\ˈā-ˌpeks \
plural apexes or apices\ˈā-​pə-​ˌsēz, ˈa-​ \

Definition of apex 

1a : the uppermost point : vertex the apex of a mountain

b : the narrowed or pointed end : tip the apex of the tongue

2 : the highest or culminating point the apex of his career

3 : the point of sharpest curvature in a path (such as that followed by a turning vehicle) a driver hitting the apex as he races around a corner At the apex of the turn his rear wheels apparently came unstuck from the oil-drenched groove.— Robert F. Jones

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Choose the Right Synonym for apex

summit, peak, pinnacle, climax, apex, acme, culmination mean the highest point attained or attainable. summit implies the topmost level attainable. at the summit of the Victorian social scene peak suggests the highest among other high points. an artist working at the peak of her powers pinnacle suggests a dizzying and often insecure height. the pinnacle of worldly success climax implies the highest point in an ascending series. the war was the climax to a series of hostile actions apex implies the point where all ascending lines converge. the apex of Dutch culture acme implies a level of quality representing the perfection of a thing. a statue that was once deemed the acme of beauty culmination suggests the outcome of a growth or development representing an attained objective. the culmination of years of effort

Did You Know?

Apex entered English from Latin, where it originally meant "a small rod at the top of a flamen's cap." What's a flamen's cap? Flamens were priests who devoted themselves to serving just one of the many ancient Roman gods (for instance, just Jupiter or Mars). Those priests wore distinctive conical caps that English speakers dubbed "flamen's caps." Sixteenth- and seventeenth-century dramatist Ben Jonson was one of the few English writers known to have used "apex" in its flamen's-cap sense: "Upon his head a hat of delicate wool, whose top ended in a cone, and was thence called apex."

Examples of apex in a Sentence

she reached the apex of fame, only to find it wasn't what she expected the apex of the spear

Recent Examples on the Web

Insects and birds would thrive and eventually, apex predators would come back, restoring the cycle to one of health and equilibrium. Nina Sovich, WSJ, "The New Outdoor Getaway: Landscapes That Have Been ‘Rewilded’," 20 Sep. 2018 Sharks are archetype killers—often the apex predators of their environment, known for ripping prey to shreds. David Grossman, Popular Mechanics, "There's an Omnivore Shark That Loves Eating Plants," 7 Sep. 2018 Our obsession with sharks peaks every year with nothing less than a week-long immersion into frightening, funny, and outright fin-sane (sorry) television devoted to the apex predators of the ocean. Radhika Viswanathan, Vox, "Overfishing is decimating sharks. This map shows where they cross paths with fishing boats.," 26 July 2018 The three months that followed would later be seen as the apex of Anne’s upward trajectory. Anne Thériault, Longreads, "Queens of Infamy: Anne Boleyn," 25 May 2018 In fact, 2017 may go down as the apex of the Bad Dad phenomenon. Lucinda Rosenfeld, Town & Country, "What Happens to the Children of Infamous Fathers?," 21 Nov. 2017 Instead of providing a shield for the powerless, the First Amendment became a sword used by people at the apex of the American hierarchy of power. Adam Liptak, New York Times, "How Conservatives Weaponized the First Amendment," 30 June 2018 While the show takes place decades ago, these issues also remain timely, given the long history of comedians who reached the apex of their field, only to meet tragic ends. Brian Lowry, CNN, "'I'm Dying Up Here' shows serious price of comedy stardom," 4 May 2018 Chief Justice Dipak Misra indicated the apex court would likely decriminalize the law. Jennie Neufeld, Vox, "Vox Sentences: NATOhhh no...," 12 July 2018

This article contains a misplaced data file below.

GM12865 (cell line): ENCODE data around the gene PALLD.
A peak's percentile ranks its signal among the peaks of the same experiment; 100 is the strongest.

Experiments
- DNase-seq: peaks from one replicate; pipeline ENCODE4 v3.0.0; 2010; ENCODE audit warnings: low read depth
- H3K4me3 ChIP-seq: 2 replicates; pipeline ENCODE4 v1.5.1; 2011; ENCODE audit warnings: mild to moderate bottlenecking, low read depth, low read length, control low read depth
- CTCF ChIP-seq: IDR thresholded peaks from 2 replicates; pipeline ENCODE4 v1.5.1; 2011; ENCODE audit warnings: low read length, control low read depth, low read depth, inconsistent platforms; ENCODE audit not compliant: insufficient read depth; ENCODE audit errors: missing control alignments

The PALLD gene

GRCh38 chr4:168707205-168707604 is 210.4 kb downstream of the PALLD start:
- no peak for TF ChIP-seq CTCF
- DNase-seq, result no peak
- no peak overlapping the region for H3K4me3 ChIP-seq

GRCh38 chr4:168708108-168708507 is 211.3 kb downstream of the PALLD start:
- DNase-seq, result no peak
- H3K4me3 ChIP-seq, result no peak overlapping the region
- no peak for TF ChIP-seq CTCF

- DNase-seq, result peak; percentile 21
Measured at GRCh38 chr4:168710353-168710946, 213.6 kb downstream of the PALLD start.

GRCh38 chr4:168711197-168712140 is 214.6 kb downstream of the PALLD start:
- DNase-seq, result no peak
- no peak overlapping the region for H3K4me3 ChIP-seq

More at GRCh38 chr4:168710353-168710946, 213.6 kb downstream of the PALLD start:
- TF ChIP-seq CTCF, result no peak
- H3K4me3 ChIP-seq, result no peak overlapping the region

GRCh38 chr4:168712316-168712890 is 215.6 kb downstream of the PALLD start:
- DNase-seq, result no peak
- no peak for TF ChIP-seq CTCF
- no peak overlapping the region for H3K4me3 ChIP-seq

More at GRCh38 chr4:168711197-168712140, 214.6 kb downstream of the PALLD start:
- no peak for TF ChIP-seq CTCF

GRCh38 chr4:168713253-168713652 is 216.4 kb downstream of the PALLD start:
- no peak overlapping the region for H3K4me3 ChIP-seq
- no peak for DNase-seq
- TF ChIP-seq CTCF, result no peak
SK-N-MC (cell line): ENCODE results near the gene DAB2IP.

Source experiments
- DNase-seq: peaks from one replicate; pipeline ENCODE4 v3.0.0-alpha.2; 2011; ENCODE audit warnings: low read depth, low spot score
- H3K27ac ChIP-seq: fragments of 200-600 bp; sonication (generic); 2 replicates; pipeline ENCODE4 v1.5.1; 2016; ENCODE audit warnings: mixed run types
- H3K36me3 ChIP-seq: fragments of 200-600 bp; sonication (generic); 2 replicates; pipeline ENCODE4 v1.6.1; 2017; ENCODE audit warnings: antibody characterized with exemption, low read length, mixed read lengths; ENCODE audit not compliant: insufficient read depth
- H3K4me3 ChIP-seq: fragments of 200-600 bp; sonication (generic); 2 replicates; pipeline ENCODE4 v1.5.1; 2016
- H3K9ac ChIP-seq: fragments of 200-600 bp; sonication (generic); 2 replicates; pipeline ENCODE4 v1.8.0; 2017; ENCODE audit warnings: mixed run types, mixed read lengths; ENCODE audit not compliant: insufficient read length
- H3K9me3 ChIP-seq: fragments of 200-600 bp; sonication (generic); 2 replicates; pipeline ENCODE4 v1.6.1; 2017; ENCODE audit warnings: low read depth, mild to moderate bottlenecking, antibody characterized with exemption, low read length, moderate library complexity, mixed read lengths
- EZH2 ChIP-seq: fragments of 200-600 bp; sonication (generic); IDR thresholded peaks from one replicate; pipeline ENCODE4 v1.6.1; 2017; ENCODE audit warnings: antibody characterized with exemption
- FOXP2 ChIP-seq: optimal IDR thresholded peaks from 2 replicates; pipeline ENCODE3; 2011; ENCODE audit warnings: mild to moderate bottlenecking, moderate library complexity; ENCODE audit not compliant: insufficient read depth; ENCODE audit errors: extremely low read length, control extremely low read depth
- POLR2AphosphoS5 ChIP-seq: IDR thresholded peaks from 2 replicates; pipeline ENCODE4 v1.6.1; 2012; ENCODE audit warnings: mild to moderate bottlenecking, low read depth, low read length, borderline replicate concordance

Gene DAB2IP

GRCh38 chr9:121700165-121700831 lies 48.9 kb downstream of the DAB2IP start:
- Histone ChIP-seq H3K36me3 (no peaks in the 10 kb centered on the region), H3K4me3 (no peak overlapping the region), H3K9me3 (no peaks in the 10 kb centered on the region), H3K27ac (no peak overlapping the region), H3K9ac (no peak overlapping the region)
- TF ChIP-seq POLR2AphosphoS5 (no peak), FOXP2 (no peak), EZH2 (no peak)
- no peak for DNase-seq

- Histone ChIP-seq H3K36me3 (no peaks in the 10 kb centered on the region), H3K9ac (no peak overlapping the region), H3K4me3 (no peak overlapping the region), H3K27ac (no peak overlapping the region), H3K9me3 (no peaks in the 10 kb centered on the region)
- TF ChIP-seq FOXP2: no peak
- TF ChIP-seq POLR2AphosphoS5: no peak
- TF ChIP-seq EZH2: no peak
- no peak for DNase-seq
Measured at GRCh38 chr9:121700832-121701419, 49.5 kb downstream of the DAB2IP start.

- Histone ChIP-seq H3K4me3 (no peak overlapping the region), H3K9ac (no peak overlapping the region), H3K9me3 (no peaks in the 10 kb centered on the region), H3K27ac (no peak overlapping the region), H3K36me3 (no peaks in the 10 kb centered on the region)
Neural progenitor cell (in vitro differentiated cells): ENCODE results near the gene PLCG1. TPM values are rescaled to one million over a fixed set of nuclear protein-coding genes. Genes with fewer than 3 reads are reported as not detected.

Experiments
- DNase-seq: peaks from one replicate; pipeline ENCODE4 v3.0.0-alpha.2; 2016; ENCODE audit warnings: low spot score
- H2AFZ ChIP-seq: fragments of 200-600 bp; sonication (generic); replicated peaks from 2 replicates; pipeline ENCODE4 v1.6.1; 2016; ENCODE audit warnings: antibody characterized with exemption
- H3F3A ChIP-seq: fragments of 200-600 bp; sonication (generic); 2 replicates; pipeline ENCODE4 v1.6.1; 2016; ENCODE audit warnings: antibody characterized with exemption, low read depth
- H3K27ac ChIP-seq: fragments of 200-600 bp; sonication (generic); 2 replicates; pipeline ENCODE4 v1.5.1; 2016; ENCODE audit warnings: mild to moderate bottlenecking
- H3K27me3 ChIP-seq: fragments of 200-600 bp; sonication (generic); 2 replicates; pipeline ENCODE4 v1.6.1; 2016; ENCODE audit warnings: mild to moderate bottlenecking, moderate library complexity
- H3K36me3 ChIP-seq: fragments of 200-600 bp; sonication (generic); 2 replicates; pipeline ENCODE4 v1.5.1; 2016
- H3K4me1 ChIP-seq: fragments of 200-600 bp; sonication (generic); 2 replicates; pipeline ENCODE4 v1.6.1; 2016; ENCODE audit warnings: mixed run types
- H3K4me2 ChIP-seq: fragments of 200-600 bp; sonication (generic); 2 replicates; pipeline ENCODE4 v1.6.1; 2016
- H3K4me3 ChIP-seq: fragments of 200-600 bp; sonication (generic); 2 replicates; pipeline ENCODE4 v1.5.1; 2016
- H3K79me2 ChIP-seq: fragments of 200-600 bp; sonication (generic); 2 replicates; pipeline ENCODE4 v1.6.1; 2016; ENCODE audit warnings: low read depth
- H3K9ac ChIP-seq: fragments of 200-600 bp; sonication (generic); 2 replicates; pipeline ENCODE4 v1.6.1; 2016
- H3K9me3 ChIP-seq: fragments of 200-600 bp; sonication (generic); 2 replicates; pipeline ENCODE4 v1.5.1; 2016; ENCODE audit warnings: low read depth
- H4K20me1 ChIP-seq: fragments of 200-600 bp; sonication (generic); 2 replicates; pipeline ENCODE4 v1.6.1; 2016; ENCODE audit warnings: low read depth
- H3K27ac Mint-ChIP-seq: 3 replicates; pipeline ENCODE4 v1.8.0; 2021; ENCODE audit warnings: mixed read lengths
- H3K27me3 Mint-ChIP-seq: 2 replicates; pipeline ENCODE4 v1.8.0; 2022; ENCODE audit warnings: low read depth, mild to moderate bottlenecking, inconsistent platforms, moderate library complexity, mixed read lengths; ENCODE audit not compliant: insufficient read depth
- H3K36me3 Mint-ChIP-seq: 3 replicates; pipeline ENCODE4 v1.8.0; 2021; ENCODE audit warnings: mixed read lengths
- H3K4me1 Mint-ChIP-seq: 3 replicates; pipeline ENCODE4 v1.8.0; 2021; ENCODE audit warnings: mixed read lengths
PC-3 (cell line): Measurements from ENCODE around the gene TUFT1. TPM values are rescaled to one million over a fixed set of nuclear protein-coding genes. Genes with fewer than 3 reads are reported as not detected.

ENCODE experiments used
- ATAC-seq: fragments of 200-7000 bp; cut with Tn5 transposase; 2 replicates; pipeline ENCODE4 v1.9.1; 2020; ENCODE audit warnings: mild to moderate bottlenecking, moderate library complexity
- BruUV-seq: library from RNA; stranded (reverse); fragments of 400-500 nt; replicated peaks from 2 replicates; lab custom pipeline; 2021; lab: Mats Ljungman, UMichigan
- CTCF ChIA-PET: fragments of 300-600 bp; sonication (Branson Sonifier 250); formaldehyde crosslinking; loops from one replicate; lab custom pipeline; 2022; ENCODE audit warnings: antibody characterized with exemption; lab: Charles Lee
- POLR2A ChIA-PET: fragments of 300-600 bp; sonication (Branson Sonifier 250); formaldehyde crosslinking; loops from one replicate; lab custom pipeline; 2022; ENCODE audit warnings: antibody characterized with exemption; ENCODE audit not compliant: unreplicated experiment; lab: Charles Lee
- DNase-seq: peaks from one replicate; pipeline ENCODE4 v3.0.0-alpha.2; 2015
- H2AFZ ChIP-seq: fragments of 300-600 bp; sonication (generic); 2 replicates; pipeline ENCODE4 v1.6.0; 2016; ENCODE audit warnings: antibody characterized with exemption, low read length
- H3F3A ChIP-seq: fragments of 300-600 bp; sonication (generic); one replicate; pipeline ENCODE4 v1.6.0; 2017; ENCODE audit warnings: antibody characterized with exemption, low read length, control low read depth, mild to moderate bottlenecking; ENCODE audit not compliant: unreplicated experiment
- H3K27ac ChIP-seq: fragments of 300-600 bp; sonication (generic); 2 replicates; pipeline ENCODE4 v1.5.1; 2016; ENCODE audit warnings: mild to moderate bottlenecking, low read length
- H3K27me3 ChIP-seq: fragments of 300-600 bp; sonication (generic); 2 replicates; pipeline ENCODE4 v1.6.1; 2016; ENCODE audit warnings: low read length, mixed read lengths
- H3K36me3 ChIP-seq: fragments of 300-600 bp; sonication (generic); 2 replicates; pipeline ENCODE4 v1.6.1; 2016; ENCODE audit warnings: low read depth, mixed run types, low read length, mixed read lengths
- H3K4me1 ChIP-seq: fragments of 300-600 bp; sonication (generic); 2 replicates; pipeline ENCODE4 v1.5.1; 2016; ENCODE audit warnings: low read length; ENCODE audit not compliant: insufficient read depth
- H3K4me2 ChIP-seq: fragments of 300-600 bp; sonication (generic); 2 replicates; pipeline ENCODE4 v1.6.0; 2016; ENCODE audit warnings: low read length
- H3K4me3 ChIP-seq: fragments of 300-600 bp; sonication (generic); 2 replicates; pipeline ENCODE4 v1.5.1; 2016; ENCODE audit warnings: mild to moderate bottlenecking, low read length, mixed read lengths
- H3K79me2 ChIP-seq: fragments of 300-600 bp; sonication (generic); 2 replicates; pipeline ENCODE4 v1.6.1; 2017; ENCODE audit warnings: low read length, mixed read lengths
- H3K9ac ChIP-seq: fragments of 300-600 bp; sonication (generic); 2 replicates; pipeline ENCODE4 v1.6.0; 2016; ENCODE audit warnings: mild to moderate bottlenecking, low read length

These example sentences are selected automatically from various online news sources to reflect current usage of the word 'apex.' Views expressed in the examples do not represent the opinion of Merriam-Webster or its editors. Send us feedback.

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First Known Use of apex

1590, in the meaning defined at sense 1a

History and Etymology for apex


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Last Updated

24 Nov 2018

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Time Traveler for apex

The first known use of apex was in 1590

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More Definitions for apex



English Language Learners Definition of apex

: the top or highest point of something


\ˈā-ˌpeks \
plural apexes or apices\ˈā-​pə-​ˌsēz \

Kids Definition of apex

1 : the highest point : peak “She's on top of the roof, walking with a foot either side of the apex …”— Brian Jacques, Redwall

2 : the most successful time He was at the apex of his career.


\ˈā-ˌpeks \
plural apexes or apices\ˈā-​pə-​ˌsēz \

Medical Definition of apex 

: a narrowed or pointed end of an anatomical structure: as

a : the narrow somewhat conical upper part of a lung extending into the root

b : the lower pointed end of the heart situated in humans opposite the space between the cartilages of the fifth and sixth ribs on the left side

c : the extremity of the root of a tooth

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More from Merriam-Webster on apex

Rhyming Dictionary: Words that rhyme with apex

Thesaurus: All synonyms and antonyms for apex

Spanish Central: Translation of apex

Nglish: Translation of apex for Spanish Speakers

Britannica English: Translation of apex for Arabic Speakers

Comments on apex

What made you want to look up apex? Please tell us where you read or heard it (including the quote, if possible).


a nest or breeding place

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